The Irrawaddy

Discrepancies Found in Audit of Mandalay Development Fund

MANDALAY — There are discrepancies regarding Mandalay’s development fund under the previous regional government that are only being found two years later, said Mandalay’s chief minister on Thursday.

A regional auditor general’s office discovered that clear reports were missing for more than 3 billion kyats (US$2.1 million) that were used for education, rural development, communication and rehabilitation projects.

“There were differences or unclear statements under 10 of the fund’s sections during the former administration,” said Mandalay Chief Minister Dr. Zaw Myint Maung during a press conference in Mandalay on Thursday where the current regional government explained the work done in the past two years in office.

The audit report was dated June 2017 and covered the use of the development fund from 2012 to 2016, which was handled by the previous government.

“Some amount needs to be returned to the government while in some sections, there are no financial statements whatsoever,” said the chief minister.

“Since this money belongs to the nation and its citizens, it should not be neglected or misused. Those responsible must take care of this and explain how these funds were used,” he added.

The chief minister said he sent a notice to the responsible department but he did not mention what action would be taken if those accountable failed to respond.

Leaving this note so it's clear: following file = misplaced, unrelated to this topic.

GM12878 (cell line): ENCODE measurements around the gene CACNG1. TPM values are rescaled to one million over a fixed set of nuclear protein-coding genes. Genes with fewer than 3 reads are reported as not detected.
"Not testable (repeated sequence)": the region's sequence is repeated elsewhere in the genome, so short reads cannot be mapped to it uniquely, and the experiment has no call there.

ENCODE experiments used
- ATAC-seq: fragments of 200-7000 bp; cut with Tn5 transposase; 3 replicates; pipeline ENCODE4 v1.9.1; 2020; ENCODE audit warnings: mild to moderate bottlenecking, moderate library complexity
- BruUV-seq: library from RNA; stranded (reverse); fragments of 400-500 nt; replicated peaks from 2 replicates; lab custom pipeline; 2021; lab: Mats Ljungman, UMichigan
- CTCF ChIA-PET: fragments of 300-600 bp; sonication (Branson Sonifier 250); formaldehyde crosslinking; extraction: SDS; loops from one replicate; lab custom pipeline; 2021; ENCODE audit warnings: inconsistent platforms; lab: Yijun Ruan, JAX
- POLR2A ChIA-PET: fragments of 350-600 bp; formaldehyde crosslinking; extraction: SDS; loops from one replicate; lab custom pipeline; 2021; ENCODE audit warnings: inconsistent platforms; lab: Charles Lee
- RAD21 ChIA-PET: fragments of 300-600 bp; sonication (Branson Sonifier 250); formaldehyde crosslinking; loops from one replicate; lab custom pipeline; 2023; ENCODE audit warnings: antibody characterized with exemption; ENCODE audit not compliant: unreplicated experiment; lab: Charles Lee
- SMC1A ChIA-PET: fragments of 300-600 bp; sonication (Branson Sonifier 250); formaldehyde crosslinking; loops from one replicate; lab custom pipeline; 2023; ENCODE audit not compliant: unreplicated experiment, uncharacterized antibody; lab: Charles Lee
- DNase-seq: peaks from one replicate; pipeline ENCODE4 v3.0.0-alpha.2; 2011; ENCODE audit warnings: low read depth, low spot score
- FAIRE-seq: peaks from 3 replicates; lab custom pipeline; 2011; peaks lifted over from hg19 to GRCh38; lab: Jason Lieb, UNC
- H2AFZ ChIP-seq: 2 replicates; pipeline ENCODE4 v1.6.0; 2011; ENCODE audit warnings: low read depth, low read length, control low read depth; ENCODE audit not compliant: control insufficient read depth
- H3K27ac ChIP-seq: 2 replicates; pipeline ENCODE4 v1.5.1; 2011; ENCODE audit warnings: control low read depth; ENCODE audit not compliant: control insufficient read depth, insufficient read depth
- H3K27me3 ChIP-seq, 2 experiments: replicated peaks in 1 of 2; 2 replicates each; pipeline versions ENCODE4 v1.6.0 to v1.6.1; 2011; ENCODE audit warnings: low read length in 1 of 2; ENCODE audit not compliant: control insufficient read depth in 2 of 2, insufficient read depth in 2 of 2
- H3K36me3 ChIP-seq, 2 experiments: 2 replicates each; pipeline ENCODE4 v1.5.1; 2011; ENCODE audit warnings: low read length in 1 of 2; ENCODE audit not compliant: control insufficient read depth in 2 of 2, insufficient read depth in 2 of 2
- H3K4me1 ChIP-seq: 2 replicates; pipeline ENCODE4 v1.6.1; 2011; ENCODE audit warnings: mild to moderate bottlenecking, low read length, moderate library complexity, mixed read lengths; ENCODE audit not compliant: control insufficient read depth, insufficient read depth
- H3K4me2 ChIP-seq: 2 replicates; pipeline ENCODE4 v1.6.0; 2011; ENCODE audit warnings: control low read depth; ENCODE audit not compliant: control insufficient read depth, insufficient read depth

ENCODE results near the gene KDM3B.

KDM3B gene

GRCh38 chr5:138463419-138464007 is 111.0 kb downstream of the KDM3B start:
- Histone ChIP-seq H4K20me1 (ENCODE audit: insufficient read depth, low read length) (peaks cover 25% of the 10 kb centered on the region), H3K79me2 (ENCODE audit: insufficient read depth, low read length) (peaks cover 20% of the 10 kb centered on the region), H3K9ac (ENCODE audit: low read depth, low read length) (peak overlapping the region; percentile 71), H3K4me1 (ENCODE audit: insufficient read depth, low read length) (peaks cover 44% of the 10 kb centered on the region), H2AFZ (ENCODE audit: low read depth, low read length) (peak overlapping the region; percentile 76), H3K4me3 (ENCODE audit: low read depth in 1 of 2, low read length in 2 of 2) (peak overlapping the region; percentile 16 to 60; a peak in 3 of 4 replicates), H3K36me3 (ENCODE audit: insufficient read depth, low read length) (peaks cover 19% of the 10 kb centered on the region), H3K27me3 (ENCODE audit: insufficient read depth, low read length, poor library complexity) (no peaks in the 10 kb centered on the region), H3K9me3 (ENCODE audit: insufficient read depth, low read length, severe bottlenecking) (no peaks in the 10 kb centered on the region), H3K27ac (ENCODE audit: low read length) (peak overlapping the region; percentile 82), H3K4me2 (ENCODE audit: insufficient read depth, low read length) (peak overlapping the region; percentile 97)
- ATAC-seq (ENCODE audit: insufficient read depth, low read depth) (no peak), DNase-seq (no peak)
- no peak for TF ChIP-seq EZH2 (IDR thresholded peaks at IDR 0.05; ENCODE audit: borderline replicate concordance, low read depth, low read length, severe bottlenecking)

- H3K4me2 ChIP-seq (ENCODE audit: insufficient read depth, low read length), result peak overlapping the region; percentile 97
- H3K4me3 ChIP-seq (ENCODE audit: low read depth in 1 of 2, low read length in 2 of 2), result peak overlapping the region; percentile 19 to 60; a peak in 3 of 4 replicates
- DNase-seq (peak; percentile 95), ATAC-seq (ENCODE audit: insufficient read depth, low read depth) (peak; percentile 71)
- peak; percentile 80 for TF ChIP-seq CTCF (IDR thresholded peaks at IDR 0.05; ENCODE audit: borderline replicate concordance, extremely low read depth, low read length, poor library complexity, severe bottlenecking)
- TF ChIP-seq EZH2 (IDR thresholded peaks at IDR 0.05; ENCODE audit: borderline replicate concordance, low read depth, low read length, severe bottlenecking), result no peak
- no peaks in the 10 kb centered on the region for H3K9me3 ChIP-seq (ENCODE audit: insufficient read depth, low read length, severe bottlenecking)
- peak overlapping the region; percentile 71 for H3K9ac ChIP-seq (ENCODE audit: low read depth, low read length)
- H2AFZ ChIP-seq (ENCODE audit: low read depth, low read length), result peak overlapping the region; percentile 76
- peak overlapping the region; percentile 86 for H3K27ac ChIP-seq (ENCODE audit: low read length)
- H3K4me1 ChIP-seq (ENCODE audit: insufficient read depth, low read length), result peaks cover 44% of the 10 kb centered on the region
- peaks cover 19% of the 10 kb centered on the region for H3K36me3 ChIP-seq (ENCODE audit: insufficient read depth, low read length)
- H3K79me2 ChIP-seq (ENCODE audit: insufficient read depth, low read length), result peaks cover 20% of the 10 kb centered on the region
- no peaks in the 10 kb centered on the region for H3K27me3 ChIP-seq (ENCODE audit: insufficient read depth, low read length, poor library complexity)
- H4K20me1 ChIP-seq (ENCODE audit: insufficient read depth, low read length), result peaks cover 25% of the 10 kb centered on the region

At the press conference, the regional government also explained that rural development in Mandalay Region has been successful, as the government has built schools and clinics and carried out electrification projects effectively.

He added that business development has also improved, with 62 foreign investments at the regional level and 154 at the local level recorded in 2018.

On the other hand, the chief minister said there are still challenges as the government is limited by the 2008 Constitution, referring to its ability to return confiscated land to the rightful owners.

According to the regional government, more than 4,300 acres of confiscated land were already returned to the proper owners, while some 9,000 acres were under consideration and should be returned by the end of this year.

“Our biggest challenge is confiscated land. Some land cannot be returned to the rightful owners, as there are problems proving ownership,” explained the chief minister.

Farmers have criticized the regional government for its failure to return confiscated lands. Some farmers attempted to plow their seized lands and were then sued for trespassing under the current administration.

Apart from the land issue, the regional security and border affair minister said there are also issues with fighting drugs.

“Since our president is putting his efforts toward eliminating drug abuse, we are boosting our forces and changing our tactics to arrest and take legal action against drug dealers,” said Colonel Kyaw Kyaw Min, the regional security and border affairs minister.

From 2017 to March 2018, some 265 million kyats worth of heroin, opium and other drugs were seized and more than 400 drug cases were reported.